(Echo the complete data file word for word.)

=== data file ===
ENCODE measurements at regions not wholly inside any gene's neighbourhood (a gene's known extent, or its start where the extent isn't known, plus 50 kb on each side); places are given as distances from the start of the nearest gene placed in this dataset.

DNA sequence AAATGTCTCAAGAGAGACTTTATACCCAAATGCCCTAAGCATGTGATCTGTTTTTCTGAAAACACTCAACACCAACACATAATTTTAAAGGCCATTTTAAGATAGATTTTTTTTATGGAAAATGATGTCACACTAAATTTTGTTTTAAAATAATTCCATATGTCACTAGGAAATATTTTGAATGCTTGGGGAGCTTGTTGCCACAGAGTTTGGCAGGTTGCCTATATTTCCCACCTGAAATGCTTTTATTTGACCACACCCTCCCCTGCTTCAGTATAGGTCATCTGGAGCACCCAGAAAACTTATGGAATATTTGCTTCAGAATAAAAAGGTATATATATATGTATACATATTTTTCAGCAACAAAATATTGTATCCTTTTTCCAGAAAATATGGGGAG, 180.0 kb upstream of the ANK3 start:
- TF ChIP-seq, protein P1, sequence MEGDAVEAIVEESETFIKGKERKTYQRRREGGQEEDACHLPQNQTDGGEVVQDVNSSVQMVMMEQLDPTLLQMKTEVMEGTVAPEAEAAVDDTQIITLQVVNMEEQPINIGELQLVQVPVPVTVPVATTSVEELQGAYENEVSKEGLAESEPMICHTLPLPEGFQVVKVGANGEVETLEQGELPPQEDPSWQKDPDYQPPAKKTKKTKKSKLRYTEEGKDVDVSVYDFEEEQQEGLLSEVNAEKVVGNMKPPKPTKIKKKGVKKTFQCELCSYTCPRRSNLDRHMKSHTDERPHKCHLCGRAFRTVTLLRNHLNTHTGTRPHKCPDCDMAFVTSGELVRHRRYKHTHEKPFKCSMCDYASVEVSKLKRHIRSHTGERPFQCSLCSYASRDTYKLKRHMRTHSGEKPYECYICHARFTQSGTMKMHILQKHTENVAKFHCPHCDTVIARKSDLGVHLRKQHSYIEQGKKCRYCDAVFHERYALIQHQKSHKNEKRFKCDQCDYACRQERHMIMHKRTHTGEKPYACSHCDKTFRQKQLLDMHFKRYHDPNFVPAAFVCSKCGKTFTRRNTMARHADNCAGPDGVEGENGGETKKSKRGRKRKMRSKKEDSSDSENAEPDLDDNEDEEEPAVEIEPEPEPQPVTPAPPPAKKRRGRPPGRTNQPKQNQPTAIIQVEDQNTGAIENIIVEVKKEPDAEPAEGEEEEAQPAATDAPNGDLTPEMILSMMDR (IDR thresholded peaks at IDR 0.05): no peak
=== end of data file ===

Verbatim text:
ENCODE measurements at regions not wholly inside any gene's neighbourhood (a gene's known extent, or its start where the extent isn't known, plus 50 kb on each side); places are given as distances from the start of the nearest gene placed in this dataset.

DNA sequence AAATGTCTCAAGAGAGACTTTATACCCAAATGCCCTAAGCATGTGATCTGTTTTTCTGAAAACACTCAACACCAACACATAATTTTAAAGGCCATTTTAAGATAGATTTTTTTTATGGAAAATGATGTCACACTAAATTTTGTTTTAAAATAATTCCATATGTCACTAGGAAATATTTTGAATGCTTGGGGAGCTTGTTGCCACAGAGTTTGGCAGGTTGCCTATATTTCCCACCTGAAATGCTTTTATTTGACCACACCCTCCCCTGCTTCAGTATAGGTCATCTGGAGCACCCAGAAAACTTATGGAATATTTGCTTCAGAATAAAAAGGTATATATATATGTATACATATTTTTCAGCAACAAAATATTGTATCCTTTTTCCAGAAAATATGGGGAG, 180.0 kb upstream of the ANK3 start:
- TF ChIP-seq, protein P1, sequence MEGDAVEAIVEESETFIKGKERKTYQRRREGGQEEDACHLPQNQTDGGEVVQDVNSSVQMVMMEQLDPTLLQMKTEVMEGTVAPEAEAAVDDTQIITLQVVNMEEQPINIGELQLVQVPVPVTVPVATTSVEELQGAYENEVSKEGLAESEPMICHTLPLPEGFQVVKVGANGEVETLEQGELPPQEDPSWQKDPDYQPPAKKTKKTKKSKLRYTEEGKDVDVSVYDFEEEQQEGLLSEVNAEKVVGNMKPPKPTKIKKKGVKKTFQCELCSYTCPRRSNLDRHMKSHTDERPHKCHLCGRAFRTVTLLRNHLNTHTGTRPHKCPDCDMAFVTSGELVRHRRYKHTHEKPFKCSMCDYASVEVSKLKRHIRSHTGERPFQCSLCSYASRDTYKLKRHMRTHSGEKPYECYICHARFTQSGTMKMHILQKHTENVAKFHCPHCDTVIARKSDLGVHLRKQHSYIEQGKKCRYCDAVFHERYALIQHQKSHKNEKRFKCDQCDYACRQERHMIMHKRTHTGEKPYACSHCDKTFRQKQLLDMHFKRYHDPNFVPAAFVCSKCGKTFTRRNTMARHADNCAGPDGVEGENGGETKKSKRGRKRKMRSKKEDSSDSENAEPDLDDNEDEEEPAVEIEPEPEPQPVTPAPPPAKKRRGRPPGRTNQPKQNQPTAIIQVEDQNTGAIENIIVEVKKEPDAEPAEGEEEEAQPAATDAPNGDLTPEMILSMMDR (IDR thresholded peaks at IDR 0.05): no peak